May 27, 2012

Adding Arduino Libraries in Mac OS X Lion - Arduino 1.0.1

I already had arduino-0022 on my MacBook Air and wanted to keep a separate application of Arduino 1. I have at least 3 years' worth of *.pde sketches that I don't want to convert right now.
I easily downloaded Release 1.0.1 of Arduino for Mac OS X, but didn't know how to add a Library. Here's what worked for me:
  • Download and copy the Library you wish to install
  • Open the Application folder, then Command-Click on the new Arduino 1.0.1 Application. This will open a New Finder Window
  • Select your Arduino 1.0.1 Application
  • Click on the icon that says "Perform Tasks for Selected Item" when you hover over it
  • Select Show Package Contents
  • Double Click Contents; Double Click Resources; Double Click Java; Double Click Libraries
You can paste your new Library into this open folder, then restart Arduino 1.0.1 to see the new Library.
You can also do this from the Terminal.Starting at your Downloads folder (or wherever you have the new Library):
cp -R NewLibraryName /Applications/'Arduino 1.0.1.app'/Contents/Resources/Java/libraries/NewLibraryName
The -R is to recurse the new folder for all its contents.

May 21, 2012

Windows XP Install - Fix for "Can't Activate/Can't Login" Problem

I recently bought a refurbished HP/Compaq DC7600 for  < $100 for a client of mine. This unit came with Windows XP installed, included a valid (special refurb) COA and a CD with Windows XP and SP 3 slipstreamed on the same disk. That was worth $100 right there!

Powered the unit up and was treated with the Dialog Box, "Can't login, you must Activate first". OK, let's activate. "Cannot connect to activation server". Uh, oh - networking isn't set up, I need to login for that. So, I can't login until I activate, and I can't activate until I login!
Zugzwang!
I googled a bit for how other people fixed this one. Got the idea from them to use Safe Mode under Administrator, (NOT Safe Mode with Network). The I used the "Setup Internet Connections" wizard under Control Panel. Rebooted. Bingo! Activation complete.

May 18, 2012

LED Edge-lit Acrylic Valentine's Day Sign


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This project is a variation of the work of yergacheffe at the atomsandelectrons blog. I wanted to create a Valentine's Day present for my wife, and thought a nice edge-lit sign would go over well.

On his recommendation, I tried out some octobrites from macetech. Although I have some experience with arduino and other electronics projects, I quickly realized I would have to really dig into how the octobrites work in order to achieve the effects I wanted. I didn't have that kind of time, Valentine's Day was quickly approaching, so I decided to go with an array of 10 Ultra-bright white LEDs available from adafruit.com. I used the LED Array calculator to determine the resistor values for the array. Note: you need to know the Forward Voltage value and Foward Current value of your LEDs to use this calculator, but that is easily obtained from the LED data sheet.

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I used an adafruit Perma-proto full-sized PCB as the base for the array, cutting the board in half length-wise to fit. I used a Dremel-like rotary tool to cut out the base and shadow box of an IKEA picture frame as yergacheffe did. I was surprised that I was getting smoke off the material as I cut it. I used fluorescent red acrylic, 1/8" thick cut on a TechShop Epilog Laser. The actual heart logo was clip art I grabbed from the web, then did some smoothing in CorelDraw. I used the trick yergacheffe discovered of mirror-etching the sign on the front of  the acrylic, then mounting the sign reversed so the text was the correct orientation and was brighter. Good tip!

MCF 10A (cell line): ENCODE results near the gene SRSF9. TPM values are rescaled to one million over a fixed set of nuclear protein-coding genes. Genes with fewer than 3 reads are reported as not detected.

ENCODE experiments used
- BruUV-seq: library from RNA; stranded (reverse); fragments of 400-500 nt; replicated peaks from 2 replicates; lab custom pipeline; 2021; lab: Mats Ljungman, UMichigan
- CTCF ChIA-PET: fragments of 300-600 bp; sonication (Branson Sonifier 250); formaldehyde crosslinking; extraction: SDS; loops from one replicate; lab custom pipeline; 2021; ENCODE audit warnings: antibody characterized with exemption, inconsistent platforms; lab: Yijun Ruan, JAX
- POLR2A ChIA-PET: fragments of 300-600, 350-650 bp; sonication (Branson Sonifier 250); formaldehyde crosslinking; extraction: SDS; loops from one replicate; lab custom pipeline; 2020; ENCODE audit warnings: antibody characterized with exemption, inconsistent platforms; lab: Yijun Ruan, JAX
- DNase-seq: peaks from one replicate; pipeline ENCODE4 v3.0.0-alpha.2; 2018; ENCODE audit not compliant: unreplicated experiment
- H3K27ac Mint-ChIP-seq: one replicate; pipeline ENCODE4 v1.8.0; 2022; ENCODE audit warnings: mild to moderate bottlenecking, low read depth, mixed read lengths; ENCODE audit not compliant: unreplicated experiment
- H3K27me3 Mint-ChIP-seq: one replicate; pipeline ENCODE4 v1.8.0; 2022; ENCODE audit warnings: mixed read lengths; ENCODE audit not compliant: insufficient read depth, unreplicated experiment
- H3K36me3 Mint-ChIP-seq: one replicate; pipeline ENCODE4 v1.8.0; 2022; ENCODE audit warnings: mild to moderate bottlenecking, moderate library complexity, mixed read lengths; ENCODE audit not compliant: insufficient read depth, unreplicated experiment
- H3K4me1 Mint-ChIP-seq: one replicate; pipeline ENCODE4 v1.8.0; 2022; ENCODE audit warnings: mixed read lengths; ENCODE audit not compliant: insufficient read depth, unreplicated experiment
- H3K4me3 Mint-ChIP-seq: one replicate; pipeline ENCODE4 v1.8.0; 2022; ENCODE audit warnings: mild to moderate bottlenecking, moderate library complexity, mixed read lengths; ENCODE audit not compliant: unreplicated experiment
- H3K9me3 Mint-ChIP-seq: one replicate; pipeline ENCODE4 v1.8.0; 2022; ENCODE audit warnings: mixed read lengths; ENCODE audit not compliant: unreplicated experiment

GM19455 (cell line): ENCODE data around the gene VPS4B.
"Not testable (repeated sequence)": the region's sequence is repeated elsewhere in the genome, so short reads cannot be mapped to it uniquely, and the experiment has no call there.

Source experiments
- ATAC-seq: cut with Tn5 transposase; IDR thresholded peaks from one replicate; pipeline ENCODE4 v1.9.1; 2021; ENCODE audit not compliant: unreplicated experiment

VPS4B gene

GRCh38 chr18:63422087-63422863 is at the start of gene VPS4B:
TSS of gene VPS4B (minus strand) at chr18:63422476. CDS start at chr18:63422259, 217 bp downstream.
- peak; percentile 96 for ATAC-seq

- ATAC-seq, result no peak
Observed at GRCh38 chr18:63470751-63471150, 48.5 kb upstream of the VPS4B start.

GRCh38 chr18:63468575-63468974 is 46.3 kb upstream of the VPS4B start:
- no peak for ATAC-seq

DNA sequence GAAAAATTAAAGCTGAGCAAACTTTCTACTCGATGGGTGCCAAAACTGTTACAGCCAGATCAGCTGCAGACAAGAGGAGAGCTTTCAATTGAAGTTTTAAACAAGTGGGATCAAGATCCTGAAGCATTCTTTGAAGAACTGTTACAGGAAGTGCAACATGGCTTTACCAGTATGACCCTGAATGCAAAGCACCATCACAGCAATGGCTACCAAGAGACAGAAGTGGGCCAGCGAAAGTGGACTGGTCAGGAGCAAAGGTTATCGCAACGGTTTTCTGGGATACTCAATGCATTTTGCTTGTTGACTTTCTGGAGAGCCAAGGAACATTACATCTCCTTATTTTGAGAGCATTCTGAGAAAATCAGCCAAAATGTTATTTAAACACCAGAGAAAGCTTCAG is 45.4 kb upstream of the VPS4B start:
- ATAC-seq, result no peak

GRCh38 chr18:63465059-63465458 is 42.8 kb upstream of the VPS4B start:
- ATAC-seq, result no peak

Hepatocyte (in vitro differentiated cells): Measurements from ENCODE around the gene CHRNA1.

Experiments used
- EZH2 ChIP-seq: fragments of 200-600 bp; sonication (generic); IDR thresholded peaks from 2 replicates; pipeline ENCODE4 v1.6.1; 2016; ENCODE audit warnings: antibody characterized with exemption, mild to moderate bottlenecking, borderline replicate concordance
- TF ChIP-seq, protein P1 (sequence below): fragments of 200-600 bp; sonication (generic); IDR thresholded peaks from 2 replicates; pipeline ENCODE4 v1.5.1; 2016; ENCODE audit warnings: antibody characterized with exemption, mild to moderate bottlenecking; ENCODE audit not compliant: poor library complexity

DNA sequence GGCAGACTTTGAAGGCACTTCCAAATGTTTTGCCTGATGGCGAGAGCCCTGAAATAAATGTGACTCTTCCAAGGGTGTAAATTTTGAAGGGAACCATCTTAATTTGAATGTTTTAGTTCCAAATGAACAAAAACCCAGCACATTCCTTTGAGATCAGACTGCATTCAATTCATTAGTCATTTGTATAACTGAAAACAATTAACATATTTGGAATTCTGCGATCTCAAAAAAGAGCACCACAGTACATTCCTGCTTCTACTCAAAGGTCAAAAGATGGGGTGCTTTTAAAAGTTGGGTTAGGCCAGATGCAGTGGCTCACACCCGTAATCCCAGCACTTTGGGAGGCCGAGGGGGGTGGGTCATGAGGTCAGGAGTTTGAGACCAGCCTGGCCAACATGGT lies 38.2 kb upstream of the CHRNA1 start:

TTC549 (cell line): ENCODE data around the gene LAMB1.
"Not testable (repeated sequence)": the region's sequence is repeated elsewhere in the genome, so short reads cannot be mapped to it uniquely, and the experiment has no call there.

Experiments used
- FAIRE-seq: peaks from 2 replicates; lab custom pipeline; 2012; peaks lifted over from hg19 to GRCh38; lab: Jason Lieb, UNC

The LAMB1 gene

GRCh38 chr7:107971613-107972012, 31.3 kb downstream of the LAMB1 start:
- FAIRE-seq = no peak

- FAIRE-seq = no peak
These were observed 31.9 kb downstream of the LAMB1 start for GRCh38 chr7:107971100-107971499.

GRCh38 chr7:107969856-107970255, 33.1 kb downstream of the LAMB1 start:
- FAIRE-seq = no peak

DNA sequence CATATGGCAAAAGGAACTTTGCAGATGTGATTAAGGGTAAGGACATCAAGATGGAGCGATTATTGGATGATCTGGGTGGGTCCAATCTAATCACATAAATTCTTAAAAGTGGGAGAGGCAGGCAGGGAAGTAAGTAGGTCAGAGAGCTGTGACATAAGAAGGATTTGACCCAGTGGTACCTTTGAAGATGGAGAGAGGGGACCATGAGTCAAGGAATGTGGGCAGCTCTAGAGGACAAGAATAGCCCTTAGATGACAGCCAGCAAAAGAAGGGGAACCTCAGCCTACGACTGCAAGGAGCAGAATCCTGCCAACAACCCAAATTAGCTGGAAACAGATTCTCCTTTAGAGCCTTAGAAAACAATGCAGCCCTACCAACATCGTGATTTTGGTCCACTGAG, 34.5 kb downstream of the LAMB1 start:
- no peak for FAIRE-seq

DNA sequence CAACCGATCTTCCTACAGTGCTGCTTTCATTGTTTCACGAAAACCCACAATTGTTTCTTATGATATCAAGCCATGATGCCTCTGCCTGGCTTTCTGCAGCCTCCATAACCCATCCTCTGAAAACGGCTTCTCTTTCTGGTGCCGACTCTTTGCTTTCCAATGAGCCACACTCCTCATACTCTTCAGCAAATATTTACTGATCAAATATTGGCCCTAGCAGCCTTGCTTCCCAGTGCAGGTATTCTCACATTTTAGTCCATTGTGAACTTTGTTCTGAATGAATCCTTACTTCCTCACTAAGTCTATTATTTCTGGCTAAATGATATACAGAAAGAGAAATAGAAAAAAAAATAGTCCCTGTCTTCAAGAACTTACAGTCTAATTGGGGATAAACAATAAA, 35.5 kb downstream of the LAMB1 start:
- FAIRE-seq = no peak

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Finally, I added a switch and a 5V voltage regulator circuit. That way, I could use either a battery or wall power to light the sign. The result is a bit dim, even on wall power, but where my wife has placed it, it's plenty bright.


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May 17, 2012

Music Box Based on ATTINY45


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I saw this post (http://elm-chan.org/works/mxb/report.html) about WaveTable synthesis and creating "music box" like sounds on an ATTINY45 and thought I would try it. That post documented the code and schematics needed to build a "music box" song generator. I have some experience with the Arduino platform but hadn't used the ATTINY before, although I bought some to have for future projects. Chan laid out enough info to get started with this project, code and a schematic, so i rigged up an Adafruit USBtinyISP to a breadboard with the MCU and loaded Chan's code with avrdude. Rigged up a test with a small Radio Shack speaker and it worked like a charm!There's a saying in Science Fiction writing, "Make the metaphor real", so I thought, why not make this look like a real music box? I got a craft "treasure box" at Michael's Art Supply for around $1.00. Then, I downloaded some clip art of musical staffs with notes on them. I combined these with some text and laser cut the top of the craft box with an Epilog 60W laser at TechShop SF.
Next, I got a hole saw drill bit about the diameter of the speaker I had and cut a hole in the craft box, gluing the speaker down. I found a Mercury switch at Fry's - this would turn on the music when the top was tilted open. A better choice would have been magnetic switches, freely available on eBay. The Mercury switch will activate if you tilt the whole box, not a desirable effect.
I put a laser cut piece of mirror acrylic over the works to hide them and feel more like a real music box, just held in by friction. I cobbled this all together with a deadline of my wife's birthday. She was delighted to receive such a cute, personal gift.